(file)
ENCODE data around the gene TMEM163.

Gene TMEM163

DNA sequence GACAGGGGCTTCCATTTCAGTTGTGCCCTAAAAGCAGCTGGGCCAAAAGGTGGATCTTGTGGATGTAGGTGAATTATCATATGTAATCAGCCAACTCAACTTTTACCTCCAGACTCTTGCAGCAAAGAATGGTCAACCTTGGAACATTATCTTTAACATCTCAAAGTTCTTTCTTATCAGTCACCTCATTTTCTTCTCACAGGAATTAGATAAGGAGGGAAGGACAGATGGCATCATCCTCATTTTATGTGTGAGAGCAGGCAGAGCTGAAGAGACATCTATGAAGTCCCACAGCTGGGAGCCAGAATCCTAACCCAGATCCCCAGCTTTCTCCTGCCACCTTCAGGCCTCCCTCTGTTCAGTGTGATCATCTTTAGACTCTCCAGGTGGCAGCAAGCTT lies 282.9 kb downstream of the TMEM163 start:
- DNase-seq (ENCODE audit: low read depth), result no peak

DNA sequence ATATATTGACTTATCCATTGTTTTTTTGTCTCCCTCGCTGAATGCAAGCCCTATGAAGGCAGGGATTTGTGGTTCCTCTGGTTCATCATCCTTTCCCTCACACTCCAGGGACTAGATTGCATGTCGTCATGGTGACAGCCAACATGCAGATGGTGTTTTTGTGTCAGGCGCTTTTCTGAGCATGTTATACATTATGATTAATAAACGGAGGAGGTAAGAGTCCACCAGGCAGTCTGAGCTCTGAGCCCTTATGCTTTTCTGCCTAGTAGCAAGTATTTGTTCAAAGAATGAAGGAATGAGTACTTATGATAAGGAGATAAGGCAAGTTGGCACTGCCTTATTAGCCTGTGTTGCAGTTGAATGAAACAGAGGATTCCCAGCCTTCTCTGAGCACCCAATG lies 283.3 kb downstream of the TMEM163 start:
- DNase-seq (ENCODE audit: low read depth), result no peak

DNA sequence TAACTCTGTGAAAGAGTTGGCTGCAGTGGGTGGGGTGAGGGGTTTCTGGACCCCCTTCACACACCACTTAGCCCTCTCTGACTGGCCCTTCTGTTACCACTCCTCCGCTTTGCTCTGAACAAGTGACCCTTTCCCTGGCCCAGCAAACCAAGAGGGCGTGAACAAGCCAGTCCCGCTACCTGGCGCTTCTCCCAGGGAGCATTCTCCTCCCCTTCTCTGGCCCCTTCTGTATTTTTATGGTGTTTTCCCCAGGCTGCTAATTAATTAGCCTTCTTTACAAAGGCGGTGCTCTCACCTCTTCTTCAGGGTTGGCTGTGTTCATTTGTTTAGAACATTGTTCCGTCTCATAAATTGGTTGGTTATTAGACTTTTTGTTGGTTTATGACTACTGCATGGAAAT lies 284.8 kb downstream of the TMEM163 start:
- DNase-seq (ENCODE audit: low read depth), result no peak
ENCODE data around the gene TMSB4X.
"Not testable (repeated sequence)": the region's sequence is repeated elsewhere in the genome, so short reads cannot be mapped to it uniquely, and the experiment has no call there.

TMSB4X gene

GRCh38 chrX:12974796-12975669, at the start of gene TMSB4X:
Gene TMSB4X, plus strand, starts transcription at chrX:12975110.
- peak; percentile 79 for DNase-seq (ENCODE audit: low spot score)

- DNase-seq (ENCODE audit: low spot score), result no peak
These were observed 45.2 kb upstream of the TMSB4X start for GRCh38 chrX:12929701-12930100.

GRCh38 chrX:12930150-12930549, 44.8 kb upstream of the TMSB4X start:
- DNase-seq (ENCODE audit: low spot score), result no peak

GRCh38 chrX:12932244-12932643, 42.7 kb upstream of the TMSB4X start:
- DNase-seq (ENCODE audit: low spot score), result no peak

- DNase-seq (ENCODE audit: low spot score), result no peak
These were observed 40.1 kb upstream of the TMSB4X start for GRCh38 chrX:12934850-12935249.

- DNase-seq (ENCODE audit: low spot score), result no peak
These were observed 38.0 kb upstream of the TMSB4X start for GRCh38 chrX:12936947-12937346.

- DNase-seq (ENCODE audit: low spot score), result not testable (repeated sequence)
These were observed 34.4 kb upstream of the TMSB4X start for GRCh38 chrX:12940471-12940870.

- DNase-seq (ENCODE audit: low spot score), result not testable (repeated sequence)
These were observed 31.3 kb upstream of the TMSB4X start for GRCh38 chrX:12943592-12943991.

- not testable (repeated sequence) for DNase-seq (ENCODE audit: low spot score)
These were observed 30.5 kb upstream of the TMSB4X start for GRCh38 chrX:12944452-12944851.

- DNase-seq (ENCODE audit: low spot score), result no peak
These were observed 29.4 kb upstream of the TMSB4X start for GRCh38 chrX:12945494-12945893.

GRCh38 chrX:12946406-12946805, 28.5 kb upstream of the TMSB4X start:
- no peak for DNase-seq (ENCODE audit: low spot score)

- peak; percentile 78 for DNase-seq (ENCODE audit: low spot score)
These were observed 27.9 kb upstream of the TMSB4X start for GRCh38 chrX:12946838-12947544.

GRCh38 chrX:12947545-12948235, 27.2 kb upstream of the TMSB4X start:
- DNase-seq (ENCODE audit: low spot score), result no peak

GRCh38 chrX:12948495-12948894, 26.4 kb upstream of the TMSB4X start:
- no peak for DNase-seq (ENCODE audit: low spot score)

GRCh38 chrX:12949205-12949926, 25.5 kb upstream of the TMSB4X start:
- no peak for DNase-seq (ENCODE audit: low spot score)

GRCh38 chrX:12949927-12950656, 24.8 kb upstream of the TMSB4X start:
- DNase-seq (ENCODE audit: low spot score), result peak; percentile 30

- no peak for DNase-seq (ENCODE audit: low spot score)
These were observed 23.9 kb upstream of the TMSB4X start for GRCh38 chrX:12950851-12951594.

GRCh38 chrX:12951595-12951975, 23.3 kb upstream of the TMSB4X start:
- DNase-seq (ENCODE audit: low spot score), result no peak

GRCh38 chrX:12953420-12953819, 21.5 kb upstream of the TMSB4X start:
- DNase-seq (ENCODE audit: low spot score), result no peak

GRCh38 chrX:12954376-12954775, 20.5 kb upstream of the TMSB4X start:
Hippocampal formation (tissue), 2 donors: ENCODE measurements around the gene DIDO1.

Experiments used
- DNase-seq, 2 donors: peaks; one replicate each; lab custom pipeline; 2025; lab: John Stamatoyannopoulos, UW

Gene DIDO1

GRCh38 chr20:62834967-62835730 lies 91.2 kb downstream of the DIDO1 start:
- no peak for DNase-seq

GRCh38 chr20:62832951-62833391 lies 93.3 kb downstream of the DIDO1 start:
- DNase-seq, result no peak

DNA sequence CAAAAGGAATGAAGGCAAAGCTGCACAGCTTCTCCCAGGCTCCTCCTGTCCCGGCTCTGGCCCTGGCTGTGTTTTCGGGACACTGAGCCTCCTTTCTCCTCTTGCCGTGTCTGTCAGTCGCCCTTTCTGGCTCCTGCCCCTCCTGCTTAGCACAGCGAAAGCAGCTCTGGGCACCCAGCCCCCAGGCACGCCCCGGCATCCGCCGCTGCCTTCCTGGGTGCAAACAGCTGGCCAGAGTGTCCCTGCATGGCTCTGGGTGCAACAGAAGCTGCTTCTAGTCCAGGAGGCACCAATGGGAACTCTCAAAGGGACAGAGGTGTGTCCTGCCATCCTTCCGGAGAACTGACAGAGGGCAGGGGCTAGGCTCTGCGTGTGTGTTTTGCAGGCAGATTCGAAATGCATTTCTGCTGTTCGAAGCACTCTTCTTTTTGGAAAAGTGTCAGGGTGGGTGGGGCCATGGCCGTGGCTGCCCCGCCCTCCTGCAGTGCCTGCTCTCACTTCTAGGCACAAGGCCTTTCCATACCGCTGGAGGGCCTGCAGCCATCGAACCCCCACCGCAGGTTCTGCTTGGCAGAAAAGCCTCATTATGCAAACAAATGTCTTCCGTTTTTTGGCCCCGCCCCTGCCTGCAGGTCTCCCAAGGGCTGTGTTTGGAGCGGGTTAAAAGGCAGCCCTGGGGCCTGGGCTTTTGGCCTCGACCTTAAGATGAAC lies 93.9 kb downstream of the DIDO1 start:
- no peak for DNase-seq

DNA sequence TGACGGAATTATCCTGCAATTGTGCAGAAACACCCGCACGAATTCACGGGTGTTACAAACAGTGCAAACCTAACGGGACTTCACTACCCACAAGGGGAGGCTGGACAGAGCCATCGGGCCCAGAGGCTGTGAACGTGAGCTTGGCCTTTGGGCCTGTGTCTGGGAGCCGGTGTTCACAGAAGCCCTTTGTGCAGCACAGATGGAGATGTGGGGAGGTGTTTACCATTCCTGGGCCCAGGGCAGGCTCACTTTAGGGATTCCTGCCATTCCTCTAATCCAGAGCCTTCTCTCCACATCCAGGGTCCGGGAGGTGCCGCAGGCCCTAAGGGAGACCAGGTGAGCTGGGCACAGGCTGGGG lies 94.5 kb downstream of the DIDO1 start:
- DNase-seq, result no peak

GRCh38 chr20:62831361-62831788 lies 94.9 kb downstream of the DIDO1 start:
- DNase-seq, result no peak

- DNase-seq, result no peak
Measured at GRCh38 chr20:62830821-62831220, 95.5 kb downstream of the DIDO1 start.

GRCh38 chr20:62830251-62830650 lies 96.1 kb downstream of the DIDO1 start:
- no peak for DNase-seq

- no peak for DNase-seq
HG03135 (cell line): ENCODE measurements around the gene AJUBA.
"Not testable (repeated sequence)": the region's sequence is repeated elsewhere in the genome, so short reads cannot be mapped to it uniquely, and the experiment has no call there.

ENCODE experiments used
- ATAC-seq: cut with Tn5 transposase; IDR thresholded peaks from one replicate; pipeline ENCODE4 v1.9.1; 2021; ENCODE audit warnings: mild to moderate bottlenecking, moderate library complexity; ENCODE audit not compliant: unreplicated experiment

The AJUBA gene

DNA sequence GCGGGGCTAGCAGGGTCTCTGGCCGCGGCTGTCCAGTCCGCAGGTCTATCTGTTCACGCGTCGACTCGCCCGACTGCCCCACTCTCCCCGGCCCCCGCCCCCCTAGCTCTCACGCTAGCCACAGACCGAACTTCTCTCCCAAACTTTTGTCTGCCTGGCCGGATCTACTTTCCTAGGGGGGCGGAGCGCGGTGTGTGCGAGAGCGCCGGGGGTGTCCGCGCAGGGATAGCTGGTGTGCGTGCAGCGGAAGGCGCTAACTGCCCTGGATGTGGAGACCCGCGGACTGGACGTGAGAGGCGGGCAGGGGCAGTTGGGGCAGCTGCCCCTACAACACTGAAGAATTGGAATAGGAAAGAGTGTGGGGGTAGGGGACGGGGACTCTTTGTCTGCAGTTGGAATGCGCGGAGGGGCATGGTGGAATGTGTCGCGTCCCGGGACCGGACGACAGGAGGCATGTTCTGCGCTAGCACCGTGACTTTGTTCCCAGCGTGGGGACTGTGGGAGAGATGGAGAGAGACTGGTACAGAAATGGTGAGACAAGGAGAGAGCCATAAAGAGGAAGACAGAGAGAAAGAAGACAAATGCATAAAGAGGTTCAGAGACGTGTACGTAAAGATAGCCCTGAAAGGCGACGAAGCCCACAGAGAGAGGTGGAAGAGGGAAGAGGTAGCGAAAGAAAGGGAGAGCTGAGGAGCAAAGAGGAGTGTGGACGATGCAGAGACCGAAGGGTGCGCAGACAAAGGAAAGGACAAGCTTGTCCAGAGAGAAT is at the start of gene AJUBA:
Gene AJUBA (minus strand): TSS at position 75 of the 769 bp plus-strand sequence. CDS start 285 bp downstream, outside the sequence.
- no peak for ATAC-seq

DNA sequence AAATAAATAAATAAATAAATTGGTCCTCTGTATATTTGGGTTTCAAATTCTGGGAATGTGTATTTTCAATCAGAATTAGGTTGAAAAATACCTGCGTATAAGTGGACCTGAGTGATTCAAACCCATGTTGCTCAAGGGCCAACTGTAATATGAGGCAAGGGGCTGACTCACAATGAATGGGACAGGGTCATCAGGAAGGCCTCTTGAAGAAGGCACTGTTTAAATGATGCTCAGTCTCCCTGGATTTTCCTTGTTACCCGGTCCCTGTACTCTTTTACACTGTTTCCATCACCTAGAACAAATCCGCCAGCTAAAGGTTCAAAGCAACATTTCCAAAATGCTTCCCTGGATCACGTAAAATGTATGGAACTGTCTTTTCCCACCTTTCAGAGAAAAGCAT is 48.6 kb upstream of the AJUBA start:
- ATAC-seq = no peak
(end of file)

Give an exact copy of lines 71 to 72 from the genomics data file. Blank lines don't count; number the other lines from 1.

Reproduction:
HG03135 (cell line): ENCODE measurements around the gene AJUBA.
"Not testable (repeated sequence)": the region's sequence is repeated elsewhere in the genome, so short reads cannot be mapped to it uniquely, and the experiment has no call there.